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How the city of Boston is preparing for this year's PAX East

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With tens of thousands of fans attending the PAX East convention in less than 10 days, both the city of Boston and Penny Arcade are ramping up for one of the biggest fan conventions in the country. Last year's event saw a heightened level of security, including bag checks and bomb sniffing dogs. This year, at least one game developer has questioned the organizer's commitment to safety and security. So what measures are being taken to protect the crowds at this year's PAX?

The BCEC

The Boston Convention & Exhibition Center, or BCEC, has hosted the PAX East convention since 2011. Its original home, the nearby Hynes Convention Center, had to be ditched after more than 52,000 people attended the inaugural event. PAX's new home has plenty of room. With more than half a million square feet of exhibition space, the Convention Center is capable of hosting multiple massive conventions simultaneously.

bcec_exterior

Katie Hauser, director of communications for the Massachusetts Convention Center Authority, explained for Polygon how they secure the space.

"We have trained public safety officers, managers and supervisors on-site around the clock," she said. "Security is really important to us. We have 24/7 building security inside and outside. We have perimeter security, and we have security posted on each of our entrances."

"We do trainings with state and city personnel a few times a year," she said. "What we do on top of our daily security plan is that for each event we have a public safety manager work with our customers to create a specialized plan that meets their needs.

"We do that with PAX every year as well, and every year is a little bit different. They may have different things that they're nervous about, and so we work with them to make sure that we’re covered for their event. And we did that with them this year, and we’re really confident with our plan."

Hauser said that in the past those steps have included a list of persons to be denied admittance to the convention. To assist the Convention Center's public safety team, the convention center also employs a sophisticated network of surveillance cameras.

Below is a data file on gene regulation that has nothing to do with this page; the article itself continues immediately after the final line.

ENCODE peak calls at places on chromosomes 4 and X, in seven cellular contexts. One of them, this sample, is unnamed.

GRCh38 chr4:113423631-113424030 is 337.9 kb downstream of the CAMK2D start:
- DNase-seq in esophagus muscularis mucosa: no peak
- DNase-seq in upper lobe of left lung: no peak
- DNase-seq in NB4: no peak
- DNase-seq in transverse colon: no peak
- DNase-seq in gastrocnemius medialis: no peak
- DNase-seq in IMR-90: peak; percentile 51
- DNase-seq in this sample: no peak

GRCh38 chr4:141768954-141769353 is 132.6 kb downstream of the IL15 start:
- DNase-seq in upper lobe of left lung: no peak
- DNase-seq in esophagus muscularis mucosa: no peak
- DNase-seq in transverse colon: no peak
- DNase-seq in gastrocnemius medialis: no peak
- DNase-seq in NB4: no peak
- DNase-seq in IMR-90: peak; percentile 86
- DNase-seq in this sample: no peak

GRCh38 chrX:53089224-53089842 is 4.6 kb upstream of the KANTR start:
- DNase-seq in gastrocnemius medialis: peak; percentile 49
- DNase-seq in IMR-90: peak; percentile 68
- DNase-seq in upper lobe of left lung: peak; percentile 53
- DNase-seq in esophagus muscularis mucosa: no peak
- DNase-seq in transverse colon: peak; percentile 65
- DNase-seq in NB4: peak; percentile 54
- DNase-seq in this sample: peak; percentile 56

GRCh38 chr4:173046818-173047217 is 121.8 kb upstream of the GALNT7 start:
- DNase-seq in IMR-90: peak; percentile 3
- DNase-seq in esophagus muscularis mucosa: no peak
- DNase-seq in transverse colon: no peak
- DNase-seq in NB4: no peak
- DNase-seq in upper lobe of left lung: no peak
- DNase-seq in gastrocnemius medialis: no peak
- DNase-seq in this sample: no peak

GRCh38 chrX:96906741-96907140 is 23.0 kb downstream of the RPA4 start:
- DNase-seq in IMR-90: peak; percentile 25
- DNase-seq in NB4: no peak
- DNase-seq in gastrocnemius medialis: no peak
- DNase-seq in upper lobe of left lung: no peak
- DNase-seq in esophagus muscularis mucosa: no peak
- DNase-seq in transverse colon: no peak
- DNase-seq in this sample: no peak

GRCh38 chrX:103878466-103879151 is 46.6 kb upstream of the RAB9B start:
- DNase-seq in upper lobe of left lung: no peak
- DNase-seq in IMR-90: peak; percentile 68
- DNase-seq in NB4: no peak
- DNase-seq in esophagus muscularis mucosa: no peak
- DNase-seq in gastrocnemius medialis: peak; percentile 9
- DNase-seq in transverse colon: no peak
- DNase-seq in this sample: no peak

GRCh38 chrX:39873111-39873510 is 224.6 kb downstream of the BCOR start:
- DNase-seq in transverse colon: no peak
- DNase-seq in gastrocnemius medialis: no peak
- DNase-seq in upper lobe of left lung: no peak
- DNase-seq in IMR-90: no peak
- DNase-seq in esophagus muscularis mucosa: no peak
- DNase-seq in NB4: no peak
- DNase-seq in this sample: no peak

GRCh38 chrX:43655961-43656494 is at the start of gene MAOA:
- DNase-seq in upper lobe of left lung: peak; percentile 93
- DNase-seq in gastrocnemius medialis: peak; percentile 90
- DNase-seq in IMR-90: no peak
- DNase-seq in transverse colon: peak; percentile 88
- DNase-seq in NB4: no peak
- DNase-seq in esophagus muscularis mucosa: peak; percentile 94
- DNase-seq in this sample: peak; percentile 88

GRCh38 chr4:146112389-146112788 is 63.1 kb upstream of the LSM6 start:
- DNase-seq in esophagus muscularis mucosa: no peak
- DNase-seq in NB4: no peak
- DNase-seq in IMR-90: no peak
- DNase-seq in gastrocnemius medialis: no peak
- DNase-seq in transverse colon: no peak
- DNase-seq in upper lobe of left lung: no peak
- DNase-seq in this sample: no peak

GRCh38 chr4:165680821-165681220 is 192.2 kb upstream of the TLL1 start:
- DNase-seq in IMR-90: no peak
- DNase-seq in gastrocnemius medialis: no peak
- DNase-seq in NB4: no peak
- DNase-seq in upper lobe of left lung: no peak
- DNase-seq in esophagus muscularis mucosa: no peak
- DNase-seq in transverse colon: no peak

The Convention Center employs small army of public safety staff, as well as video surveillance

"We can do an occupancy count using just video surveillance," Hauser said. "So, our cameras are sophisticated enough to count how many people are in the building at one time." Beyond that, she could not comment on the system's capabilities, however Hauser said that facial recognition technology was not used inside or outside the facility. Based on Polygon's research, on-demand occupancy counts alone do imply a fairly sophisticated level of technology.

"In the meetings industry we are a leader when it comes to public safety and security," Hauser said. "I’ve actually been all over the country talking about how we secure our facilities because other meeting facilities, convention centers and hotels all look to us as a role model for how they can enhance their own security plans."

Hauser said that the Convention Center is no stranger to large events, or high-profile attendees. They've entertained presidents, heads of state and major figures in the world banking industry. She says they've worked with the FBI, the Secret Service, state police, local fire and emergency personnel. The Boston Police Department, she said, is one of their closest partners.

boston_pd

Boston PD

One of the Convention Center's liaisons in the Boston Police Department is lieutenant Michael McCarthy. Polygon reached him last week, on the eve of yet another massive blizzard.

"We work closely with the convention center itself," McCarthy said. "We’re aware of the types of threats that this exhibition brings to Boston. I believe it’s one of the biggest ones that the convention center puts on, population wise."